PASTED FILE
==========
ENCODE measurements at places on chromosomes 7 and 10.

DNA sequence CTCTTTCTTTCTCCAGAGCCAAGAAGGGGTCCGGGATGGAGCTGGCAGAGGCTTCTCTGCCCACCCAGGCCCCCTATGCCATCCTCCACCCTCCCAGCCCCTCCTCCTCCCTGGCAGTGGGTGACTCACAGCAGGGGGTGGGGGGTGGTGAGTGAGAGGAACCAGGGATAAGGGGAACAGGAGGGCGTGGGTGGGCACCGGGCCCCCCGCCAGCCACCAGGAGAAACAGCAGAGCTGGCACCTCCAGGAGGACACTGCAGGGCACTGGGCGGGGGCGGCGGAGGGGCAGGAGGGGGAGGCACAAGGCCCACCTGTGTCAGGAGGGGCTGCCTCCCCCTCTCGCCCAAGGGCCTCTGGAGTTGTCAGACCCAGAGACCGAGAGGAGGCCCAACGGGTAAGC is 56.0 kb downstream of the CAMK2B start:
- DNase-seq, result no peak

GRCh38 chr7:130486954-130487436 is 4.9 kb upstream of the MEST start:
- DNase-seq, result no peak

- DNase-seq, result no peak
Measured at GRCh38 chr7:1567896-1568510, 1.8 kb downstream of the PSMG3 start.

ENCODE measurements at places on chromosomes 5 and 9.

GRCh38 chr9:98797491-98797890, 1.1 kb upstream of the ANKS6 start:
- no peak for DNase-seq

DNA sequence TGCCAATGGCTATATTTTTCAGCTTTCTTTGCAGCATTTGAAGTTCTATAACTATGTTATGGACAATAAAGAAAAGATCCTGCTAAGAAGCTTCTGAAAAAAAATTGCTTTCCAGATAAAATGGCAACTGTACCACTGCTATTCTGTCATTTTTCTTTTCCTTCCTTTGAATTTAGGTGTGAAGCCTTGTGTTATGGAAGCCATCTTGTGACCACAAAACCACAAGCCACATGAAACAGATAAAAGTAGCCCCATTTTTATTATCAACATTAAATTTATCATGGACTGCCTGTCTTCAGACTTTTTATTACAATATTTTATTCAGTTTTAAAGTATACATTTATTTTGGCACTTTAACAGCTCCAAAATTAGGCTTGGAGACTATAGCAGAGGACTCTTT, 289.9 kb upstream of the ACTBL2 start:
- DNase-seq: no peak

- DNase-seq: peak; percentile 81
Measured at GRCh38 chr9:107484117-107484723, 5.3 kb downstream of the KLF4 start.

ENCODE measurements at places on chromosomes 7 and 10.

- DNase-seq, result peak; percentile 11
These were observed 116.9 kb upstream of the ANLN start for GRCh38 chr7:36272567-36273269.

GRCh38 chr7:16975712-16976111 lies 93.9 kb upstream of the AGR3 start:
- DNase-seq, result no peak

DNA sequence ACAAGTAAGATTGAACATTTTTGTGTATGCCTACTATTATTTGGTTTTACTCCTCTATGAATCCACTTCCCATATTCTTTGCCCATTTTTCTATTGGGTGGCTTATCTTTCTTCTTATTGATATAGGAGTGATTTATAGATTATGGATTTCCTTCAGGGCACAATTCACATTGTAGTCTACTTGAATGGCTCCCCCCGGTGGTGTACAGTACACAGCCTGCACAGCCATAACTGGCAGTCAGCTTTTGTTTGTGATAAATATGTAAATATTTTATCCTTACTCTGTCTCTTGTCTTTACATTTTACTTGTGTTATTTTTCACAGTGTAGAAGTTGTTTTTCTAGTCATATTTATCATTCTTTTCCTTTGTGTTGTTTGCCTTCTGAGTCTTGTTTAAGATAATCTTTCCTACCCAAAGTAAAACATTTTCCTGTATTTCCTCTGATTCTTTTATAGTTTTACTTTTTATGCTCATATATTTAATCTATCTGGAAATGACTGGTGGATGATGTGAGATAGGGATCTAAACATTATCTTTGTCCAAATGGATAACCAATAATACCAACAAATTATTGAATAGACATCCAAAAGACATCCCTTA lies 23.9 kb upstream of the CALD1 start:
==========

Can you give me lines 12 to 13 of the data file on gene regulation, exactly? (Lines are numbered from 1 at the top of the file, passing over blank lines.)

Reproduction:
- DNase-seq: no peak

- DNase-seq: peak; percentile 81